We have covered two points in this post: 1) We have sought to introduce people to what in fact theology of retrieval actually is, and 2) we have noticed, usually at more popular levels, that there sometimes, attendant with looking to the past, comes an unhealthy focus on the various cultures we are retrieving said doctrine from. Don’t get me wrong, I don’t think there is anything inherently wrong with big beards, beer, or cigars (except the latter two have terrible health consequences associated with them); but the point I am driving at instead is that those, among other things, can become symbols that, at a deeper level, an unhealthy fixation on the past culture[s] might have crept in to the point that the real reason for retrieval, Jesus, gets swallowed up by more horizontal things.

More positively, I think Webster is right, that theology of retrieval can offer the type of critical perspective we moderns need in the 21st century to speak of God well. While Webster gives the impression that modern theology, in the main, is mostly bad, I will have to demur a bit from him at this point. I think there are some good theologians and theologies to learn from, and retrieve, from the modern period as well (obviously I am referring to Karl Barth, Thomas Torrance, et al.). Webster himself, of course, has drunk deeply (more deeply than me even, as far as breadth and depth) from the wells of Barth, Torrance, Jüngel, et al; but of course in the latter years of his life he started to turn back to a more broadly received Christianity with particular reference to Thomas Aquinas, and of course some of the Post Reformed reformers, and then all the way back to the patristic Pro-Nicene theology.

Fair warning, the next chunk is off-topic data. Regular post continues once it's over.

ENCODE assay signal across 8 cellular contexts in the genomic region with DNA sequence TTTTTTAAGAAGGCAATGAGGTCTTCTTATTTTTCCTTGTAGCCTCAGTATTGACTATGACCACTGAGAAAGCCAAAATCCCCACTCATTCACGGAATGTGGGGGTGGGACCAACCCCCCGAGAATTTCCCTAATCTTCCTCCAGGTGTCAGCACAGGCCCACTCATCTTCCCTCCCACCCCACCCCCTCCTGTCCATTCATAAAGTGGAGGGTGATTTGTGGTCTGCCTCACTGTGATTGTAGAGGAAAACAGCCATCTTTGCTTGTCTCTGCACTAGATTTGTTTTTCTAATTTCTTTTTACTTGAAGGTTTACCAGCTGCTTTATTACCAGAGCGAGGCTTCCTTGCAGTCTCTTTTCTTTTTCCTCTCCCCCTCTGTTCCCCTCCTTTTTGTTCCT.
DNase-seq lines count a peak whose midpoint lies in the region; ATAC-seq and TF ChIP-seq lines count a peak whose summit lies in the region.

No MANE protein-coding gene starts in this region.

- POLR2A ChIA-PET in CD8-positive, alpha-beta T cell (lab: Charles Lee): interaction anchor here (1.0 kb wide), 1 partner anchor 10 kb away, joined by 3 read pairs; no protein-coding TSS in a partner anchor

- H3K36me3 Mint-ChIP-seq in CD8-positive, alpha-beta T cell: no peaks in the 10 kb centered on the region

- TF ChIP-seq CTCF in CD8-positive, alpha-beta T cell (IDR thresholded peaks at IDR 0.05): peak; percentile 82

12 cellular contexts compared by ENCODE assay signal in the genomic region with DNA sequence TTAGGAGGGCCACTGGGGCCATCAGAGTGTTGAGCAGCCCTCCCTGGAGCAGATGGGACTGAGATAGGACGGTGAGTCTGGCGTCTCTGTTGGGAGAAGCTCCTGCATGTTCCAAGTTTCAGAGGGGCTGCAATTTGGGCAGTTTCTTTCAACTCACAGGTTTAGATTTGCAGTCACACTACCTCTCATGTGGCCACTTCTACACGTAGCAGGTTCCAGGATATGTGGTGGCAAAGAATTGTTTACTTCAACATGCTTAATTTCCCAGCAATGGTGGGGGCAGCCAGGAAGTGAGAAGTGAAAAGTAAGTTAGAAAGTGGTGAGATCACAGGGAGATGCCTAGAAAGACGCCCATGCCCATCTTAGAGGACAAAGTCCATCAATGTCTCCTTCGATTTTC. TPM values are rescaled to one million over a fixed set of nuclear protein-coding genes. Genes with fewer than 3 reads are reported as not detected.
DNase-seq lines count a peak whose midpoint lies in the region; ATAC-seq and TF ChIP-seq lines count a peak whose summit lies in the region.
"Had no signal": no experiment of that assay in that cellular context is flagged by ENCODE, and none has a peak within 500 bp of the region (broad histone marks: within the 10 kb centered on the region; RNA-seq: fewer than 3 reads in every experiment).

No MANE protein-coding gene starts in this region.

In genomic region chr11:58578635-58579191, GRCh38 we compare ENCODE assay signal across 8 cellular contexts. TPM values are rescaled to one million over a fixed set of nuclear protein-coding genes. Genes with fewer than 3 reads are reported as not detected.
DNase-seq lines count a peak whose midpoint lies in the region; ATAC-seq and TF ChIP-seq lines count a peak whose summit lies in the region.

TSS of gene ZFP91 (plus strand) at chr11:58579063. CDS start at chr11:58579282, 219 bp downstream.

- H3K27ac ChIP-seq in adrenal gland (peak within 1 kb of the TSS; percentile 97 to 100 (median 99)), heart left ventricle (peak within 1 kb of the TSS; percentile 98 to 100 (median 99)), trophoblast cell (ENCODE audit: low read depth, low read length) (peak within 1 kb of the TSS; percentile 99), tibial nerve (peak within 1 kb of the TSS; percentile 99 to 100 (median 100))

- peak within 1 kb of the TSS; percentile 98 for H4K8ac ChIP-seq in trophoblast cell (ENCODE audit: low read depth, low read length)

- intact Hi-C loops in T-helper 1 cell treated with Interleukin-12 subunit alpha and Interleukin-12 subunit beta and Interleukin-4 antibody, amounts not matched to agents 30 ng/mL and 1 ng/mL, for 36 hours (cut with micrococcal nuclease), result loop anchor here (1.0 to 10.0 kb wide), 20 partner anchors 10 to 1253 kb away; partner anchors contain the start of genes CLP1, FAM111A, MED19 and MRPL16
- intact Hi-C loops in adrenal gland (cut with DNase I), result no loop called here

I would like to encourage anyone who reads here to start the process of theology of retrieval. If you haven’t taken any steps in that direction the first thing you might consider is picking up a good church history book, and or an introduction to historical theology.

[1] John Webster, “Theologies of Retrieval,” in The Oxford Handbook of Systematic Theology, edited by John Webster, Kathryn Tanner, and Iain Torrance (Oxford/NY: Oxford University Press, 2007), 584-85.